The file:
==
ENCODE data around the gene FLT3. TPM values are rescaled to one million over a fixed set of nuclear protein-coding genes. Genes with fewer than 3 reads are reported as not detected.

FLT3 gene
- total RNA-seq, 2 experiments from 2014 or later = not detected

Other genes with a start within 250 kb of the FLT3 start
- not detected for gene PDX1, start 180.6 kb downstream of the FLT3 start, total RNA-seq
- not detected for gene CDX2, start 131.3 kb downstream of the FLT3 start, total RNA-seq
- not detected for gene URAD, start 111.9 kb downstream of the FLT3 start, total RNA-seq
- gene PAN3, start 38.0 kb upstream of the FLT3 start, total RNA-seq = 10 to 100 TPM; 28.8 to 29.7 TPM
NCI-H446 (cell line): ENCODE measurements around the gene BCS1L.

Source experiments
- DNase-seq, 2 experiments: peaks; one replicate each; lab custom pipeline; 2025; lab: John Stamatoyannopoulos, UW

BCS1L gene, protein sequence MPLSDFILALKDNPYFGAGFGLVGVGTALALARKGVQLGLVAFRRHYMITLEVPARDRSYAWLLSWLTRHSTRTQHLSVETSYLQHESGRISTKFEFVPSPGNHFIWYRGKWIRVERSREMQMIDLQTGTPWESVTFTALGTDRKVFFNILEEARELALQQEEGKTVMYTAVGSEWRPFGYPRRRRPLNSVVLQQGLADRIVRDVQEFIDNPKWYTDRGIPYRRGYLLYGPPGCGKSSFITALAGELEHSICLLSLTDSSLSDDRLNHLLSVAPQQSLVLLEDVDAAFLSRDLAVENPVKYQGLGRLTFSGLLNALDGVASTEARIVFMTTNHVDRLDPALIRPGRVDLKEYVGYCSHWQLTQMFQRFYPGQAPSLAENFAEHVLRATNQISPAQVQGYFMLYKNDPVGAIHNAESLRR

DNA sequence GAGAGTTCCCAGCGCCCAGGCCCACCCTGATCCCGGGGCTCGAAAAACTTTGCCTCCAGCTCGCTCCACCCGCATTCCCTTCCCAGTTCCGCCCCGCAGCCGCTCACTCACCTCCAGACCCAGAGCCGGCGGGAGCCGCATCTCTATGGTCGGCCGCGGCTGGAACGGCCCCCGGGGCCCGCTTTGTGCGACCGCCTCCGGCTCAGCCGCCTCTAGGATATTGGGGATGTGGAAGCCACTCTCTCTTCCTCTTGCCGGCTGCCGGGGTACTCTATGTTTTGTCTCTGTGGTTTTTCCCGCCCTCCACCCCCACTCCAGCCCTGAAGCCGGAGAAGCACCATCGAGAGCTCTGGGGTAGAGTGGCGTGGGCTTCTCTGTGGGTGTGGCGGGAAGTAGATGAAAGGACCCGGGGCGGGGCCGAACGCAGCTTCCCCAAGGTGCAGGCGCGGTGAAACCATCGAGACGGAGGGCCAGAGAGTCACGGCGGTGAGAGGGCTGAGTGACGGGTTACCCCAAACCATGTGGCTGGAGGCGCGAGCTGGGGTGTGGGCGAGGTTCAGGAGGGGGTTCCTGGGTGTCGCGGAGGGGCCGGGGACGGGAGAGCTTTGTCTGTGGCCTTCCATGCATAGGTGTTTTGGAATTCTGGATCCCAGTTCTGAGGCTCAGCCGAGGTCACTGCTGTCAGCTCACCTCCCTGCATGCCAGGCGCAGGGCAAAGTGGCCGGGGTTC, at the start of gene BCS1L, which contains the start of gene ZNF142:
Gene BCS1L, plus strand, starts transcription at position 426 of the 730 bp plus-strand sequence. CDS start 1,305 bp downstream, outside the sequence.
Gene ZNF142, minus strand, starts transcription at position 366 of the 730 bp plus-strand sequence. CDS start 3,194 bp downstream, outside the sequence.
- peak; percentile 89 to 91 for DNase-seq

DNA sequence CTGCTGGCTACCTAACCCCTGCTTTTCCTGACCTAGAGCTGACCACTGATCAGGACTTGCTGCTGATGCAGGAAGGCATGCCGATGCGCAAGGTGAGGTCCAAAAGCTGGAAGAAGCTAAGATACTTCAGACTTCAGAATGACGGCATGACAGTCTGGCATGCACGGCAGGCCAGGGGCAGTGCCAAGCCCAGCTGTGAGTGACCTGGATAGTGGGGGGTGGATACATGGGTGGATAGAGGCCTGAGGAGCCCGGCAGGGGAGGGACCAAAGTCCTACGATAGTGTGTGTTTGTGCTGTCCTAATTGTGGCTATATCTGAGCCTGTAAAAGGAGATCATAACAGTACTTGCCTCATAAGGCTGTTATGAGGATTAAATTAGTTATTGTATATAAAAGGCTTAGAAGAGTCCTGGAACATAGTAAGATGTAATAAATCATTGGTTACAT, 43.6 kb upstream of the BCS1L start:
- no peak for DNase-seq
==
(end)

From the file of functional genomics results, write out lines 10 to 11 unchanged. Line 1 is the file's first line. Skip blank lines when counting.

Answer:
Source experiments
- DNase-seq, 2 experiments: peaks; one replicate each; lab custom pipeline; 2025; lab: John Stamatoyannopoulos, UW